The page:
One of the most often asked questions that we get is how to trade and profit in a sideways market. Profit potential in flat to sideways trading sessions does exist using day-trading strategies, and for the purposes of this article, day-trading is the time frame that we are going to focus on. However, one of the most important aspects of trading successfully in these types of markets is knowing early on in the trading session whether the market is trending or trading sideways and knowing this is often the most difficult aspect.

First, it is important for us to say that unless you are trading to “fill-the-gap” you are better off not trading at all until about thirty minutes to an hour into the market session. Our trading strategy requires us to wait at least an hour before initiating any trades. But during that first thirty minutes to an hour, it is essential to watch the price and volume – for us that is all we watch in determining the type of market we are trading in.

Next, determine what type of catalyst is driving the market – is it blowout earnings from Microsoft (MSFT)? Did the Fed slash interest rates by 100 basis points overnight in an emergency meeting, is Citigroup (C) announcing $10 billion in additional and unexpected sub-prime write downs? If so these are the types of trading sessions that tend to see 2% to 3% (or more) increases or decreases in price movement in the general markets. On the other hand if the market is is gapping up 0.5% and there is no major news, then there is a good chance that the gap will fill and the market will spend much of its day trading sideways. Now we are not saying that you have to have major, earth-shattering news in order for the market to trend, instead we are providing you with rock solid examples of how to recognize a trending market versus a flat to sideways market.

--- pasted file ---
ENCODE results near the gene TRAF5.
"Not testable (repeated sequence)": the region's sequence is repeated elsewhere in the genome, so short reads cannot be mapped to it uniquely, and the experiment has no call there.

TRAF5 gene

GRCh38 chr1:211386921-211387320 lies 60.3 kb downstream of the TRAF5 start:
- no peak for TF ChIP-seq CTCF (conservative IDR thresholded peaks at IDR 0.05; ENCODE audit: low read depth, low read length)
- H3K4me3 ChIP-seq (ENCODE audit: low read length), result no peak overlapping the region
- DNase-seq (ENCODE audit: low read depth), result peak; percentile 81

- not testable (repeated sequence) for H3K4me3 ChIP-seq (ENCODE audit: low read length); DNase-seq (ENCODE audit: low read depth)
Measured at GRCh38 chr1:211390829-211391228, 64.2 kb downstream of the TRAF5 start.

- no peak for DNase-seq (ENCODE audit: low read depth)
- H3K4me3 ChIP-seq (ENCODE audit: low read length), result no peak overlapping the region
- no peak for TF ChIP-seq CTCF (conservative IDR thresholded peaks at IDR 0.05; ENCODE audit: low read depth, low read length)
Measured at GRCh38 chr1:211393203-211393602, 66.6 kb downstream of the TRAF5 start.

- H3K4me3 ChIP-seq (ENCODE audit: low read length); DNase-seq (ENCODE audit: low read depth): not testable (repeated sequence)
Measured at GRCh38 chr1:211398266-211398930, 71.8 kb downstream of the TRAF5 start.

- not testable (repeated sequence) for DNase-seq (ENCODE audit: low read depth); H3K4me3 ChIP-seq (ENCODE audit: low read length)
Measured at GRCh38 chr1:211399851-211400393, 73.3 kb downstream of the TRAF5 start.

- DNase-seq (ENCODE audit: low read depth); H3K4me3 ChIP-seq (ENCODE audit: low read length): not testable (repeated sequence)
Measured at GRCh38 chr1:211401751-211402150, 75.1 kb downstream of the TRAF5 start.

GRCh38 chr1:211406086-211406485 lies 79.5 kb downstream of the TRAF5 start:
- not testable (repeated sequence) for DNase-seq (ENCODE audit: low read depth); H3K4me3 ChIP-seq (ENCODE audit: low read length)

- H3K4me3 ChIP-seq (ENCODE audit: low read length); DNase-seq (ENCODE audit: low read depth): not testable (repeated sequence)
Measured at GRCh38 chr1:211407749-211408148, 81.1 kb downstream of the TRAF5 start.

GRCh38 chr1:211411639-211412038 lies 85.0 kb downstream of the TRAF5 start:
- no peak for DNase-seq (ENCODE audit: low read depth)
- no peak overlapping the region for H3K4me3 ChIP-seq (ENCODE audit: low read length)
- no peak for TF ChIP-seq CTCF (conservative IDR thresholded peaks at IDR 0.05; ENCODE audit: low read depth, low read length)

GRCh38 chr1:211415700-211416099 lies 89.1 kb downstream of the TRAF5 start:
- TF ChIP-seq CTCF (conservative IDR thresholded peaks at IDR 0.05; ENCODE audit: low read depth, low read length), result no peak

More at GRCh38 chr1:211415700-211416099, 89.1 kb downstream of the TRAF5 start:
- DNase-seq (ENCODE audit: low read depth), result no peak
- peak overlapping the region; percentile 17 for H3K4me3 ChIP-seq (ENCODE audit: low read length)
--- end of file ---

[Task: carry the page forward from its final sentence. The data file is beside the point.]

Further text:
As stated earlier we like to watch what price action tends to do over the course of the first hour or so, and if the markets don’t show any true conviction, and volume is relatively low compared to recent market sessions (use 15 or 30 minutes volume bars to determine this), then our trades will be set up to take advantage of quick price movements. If the market opens up or down around 0.75% to 1% or more and holds it during the first hour, then we know the market is likely to trend and we will keep our positions open for a much longer duration and even hold our trades until the final minutes of the trading session. In essence in the trending markets, we will let our positions run to take full advantage of the day’s market strength or weakness.

If the market is showing slight weakness, but the overall market of recent weeks or months has been showing strength, we will trade long as the general tendency will be for the market to buy the dip and recover as the trading session matures.

So Let’s Recap…

1. Watch the general price and volume action during the first 30 minutes to an hour of the market session.

2. Scan for whether the market is being driven by substantial market news, or just market whims

3. If the market opens up strong, is it sustaining or holding on to those gains (the reverse is true when the market opens down). If so, trade to capture the full extent of that day’s market action. If the volume is low, and price action is showing little conviction then trade for quick profits.

4. If there is slight weakness in the overall market – trade to the long-side (the reverse is true in slight strength in an otherwise bear market).

The next part of this series will focus on actual trade setups and what the targets and stop-losses should be, so check back to catch the next segment of this series!